Chess Training for Post-Beginners

A Basic Course in Positional Understanding

By Yaroslav Srokovski


Chess Training for Post-Beginners
Chess Training for Post-Beginners
New in Chess (2014)
221 pages
$21.99
Reviewed by John Donaldson
Russia may not have had a World Champion since 2007 nor won a Chess Olympiad since 2002, but there is no question it is the number one chess country in the world with ten players in the 2700 club including three in the top ten. No other country comes close, but a good argument can be made that Ukraine is number two with five players rated over 2700 and wins in the 2004 and 2010 Chess Olympiads.

This is a remarkable achievement for a country that has suffered from economic problems since achieving independence in 1991. Unlike Russia, Armenia, Azerbaijan and China which all receive significant state funding elite players from Ukraine receive modest honoraria for representing their country.

One of the reasons that the Ukraine has been able to maintain its tradition of excellence is excellent coaching. Western readers were able to get a taste of the quality of this work with the publication of PERFECT YOUR CHESS (Gambit Publishing 2007) by Andrei Volokitin and Vladimir Grabinsky.

That excellent book was aimed at the high end - players rated 2300 on up - but now a work from the Ukraine geared toward a much broader audience has been published. CHESS TRAINING FOR POST-BEGINNERS: A BASIC COURSE IN POSITIONAL UNDERSTANDING by International Master Yaroslav Srokovski is targeted at club players rated 1400-2200.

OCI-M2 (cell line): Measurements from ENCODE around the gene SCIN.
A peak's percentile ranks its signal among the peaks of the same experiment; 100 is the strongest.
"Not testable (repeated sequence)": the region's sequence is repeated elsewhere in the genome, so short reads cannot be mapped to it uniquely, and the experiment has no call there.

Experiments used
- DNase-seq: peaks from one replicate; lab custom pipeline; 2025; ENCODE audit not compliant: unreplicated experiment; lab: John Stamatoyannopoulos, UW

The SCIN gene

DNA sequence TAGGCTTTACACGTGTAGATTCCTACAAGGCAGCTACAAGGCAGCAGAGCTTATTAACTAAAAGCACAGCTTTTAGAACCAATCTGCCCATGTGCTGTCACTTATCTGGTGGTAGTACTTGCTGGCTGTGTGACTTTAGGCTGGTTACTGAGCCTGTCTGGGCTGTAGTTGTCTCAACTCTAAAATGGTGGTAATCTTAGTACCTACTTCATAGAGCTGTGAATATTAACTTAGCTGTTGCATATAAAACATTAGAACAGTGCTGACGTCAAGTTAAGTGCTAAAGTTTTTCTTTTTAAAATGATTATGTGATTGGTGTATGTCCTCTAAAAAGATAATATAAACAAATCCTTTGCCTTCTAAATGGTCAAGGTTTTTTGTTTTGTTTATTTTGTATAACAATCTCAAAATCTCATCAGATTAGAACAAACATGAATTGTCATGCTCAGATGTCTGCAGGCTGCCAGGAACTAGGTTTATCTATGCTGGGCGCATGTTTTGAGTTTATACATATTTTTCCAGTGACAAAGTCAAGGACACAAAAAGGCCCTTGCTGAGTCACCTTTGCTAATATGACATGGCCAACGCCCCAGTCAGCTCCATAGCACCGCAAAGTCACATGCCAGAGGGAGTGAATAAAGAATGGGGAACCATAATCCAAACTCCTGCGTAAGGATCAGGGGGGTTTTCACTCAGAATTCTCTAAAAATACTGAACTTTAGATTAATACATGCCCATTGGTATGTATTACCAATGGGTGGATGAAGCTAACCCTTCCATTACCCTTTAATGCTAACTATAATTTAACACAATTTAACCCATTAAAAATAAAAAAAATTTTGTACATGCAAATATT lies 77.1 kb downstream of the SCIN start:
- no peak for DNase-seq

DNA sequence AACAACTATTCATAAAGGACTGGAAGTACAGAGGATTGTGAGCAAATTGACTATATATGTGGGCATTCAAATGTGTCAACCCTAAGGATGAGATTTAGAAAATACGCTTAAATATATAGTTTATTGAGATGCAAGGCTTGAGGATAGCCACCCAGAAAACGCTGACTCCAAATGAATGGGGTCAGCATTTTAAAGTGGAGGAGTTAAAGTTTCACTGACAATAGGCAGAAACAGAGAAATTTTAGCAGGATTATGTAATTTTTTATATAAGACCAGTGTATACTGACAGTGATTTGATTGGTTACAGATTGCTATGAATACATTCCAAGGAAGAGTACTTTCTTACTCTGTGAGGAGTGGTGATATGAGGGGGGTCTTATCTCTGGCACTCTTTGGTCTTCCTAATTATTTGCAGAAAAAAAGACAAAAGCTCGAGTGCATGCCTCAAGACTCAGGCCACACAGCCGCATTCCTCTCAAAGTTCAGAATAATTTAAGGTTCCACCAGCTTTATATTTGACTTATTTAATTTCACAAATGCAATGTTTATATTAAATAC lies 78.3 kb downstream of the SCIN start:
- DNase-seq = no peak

There are 12 chapters in Srokovskiís book which contains 129 examples. Each chapter concludes with training exercises to reinforce the material. There are a total of 54 of these exercises each of which is supported by detailed solutions.

The chapters are:

1. Pieces cut off from the play
2. Open files
3. Strong and weak squares
4. Weak complexes and weak diagonals
5. Pawn majority on the queenside
6. The strength of the passed pawn
7. Weak pawns
8. The king in the middle
9. Good knight versus bad bishop
10. Good bishop versus bad knight
11. The advantage of the bishop pair in the endgame
12. The advantage of the bishop pair in the middlegame

There is nothing magical about the material that Srokovski covers. It is standard middlegame fare but the examples are well chosen and the explanations clear. The target audience of 1400-2200 might be appropriate in countries with a high standard of play like the Ukraine, but for Western Europe and the United States where most players develop without a trainer and have gaps in their knowledge 1800-2400 might be closer to the mark.

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